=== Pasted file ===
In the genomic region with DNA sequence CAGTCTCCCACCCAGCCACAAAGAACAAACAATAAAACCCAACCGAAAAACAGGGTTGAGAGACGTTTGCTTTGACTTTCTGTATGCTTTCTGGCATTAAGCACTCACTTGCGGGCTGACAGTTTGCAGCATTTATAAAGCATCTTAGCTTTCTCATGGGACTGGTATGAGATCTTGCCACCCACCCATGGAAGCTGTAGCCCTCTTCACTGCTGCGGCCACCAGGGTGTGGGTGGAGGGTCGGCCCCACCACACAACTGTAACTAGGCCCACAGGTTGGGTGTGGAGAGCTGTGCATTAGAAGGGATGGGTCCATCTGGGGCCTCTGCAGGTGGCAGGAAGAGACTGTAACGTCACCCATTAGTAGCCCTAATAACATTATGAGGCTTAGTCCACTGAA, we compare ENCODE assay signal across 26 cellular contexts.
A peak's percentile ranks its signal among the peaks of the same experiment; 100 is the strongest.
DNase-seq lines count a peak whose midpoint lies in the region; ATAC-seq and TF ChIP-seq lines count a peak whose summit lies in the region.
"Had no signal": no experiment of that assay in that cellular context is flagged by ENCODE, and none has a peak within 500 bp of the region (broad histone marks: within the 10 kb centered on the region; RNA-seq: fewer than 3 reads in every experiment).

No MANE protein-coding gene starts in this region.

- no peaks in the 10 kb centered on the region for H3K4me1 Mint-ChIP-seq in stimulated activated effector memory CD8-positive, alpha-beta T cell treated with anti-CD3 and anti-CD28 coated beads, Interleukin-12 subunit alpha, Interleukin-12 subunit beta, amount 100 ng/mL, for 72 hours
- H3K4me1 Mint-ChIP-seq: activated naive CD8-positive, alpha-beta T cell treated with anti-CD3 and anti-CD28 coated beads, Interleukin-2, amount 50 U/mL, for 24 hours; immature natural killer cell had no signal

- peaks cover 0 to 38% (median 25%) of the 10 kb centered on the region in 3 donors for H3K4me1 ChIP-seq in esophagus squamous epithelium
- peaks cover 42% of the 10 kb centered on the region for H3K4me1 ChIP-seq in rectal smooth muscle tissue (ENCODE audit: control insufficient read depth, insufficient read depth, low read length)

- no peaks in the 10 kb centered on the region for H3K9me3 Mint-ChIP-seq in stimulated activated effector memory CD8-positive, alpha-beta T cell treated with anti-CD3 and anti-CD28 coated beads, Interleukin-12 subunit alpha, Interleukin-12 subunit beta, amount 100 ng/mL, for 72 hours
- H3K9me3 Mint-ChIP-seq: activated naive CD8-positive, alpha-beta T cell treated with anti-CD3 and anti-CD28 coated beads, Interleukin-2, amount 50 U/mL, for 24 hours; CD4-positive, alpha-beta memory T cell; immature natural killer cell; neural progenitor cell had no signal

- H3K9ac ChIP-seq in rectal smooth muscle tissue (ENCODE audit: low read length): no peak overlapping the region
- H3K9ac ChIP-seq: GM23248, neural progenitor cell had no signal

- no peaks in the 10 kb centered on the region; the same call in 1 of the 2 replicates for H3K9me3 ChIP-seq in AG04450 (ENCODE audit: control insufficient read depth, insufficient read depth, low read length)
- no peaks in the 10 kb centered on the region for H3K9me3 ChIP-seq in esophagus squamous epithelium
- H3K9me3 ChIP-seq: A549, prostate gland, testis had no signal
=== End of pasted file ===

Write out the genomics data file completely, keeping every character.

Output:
In the genomic region with DNA sequence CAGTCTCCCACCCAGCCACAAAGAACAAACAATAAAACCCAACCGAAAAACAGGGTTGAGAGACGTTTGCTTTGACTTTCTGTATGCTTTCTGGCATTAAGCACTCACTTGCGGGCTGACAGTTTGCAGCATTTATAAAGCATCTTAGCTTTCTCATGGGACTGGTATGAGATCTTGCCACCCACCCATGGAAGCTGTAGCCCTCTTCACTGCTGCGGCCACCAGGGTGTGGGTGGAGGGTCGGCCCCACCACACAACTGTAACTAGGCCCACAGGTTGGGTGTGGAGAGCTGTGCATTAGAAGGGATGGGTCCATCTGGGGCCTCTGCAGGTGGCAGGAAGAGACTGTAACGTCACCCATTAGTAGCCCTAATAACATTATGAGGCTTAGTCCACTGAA, we compare ENCODE assay signal across 26 cellular contexts.
A peak's percentile ranks its signal among the peaks of the same experiment; 100 is the strongest.
DNase-seq lines count a peak whose midpoint lies in the region; ATAC-seq and TF ChIP-seq lines count a peak whose summit lies in the region.
"Had no signal": no experiment of that assay in that cellular context is flagged by ENCODE, and none has a peak within 500 bp of the region (broad histone marks: within the 10 kb centered on the region; RNA-seq: fewer than 3 reads in every experiment).

No MANE protein-coding gene starts in this region.

- no peaks in the 10 kb centered on the region for H3K4me1 Mint-ChIP-seq in stimulated activated effector memory CD8-positive, alpha-beta T cell treated with anti-CD3 and anti-CD28 coated beads, Interleukin-12 subunit alpha, Interleukin-12 subunit beta, amount 100 ng/mL, for 72 hours
- H3K4me1 Mint-ChIP-seq: activated naive CD8-positive, alpha-beta T cell treated with anti-CD3 and anti-CD28 coated beads, Interleukin-2, amount 50 U/mL, for 24 hours; immature natural killer cell had no signal

- peaks cover 0 to 38% (median 25%) of the 10 kb centered on the region in 3 donors for H3K4me1 ChIP-seq in esophagus squamous epithelium
- peaks cover 42% of the 10 kb centered on the region for H3K4me1 ChIP-seq in rectal smooth muscle tissue (ENCODE audit: control insufficient read depth, insufficient read depth, low read length)

- no peaks in the 10 kb centered on the region for H3K9me3 Mint-ChIP-seq in stimulated activated effector memory CD8-positive, alpha-beta T cell treated with anti-CD3 and anti-CD28 coated beads, Interleukin-12 subunit alpha, Interleukin-12 subunit beta, amount 100 ng/mL, for 72 hours
- H3K9me3 Mint-ChIP-seq: activated naive CD8-positive, alpha-beta T cell treated with anti-CD3 and anti-CD28 coated beads, Interleukin-2, amount 50 U/mL, for 24 hours; CD4-positive, alpha-beta memory T cell; immature natural killer cell; neural progenitor cell had no signal

- H3K9ac ChIP-seq in rectal smooth muscle tissue (ENCODE audit: low read length): no peak overlapping the region
- H3K9ac ChIP-seq: GM23248, neural progenitor cell had no signal

- no peaks in the 10 kb centered on the region; the same call in 1 of the 2 replicates for H3K9me3 ChIP-seq in AG04450 (ENCODE audit: control insufficient read depth, insufficient read depth, low read length)
- no peaks in the 10 kb centered on the region for H3K9me3 ChIP-seq in esophagus squamous epithelium
- H3K9me3 ChIP-seq: A549, prostate gland, testis had no signal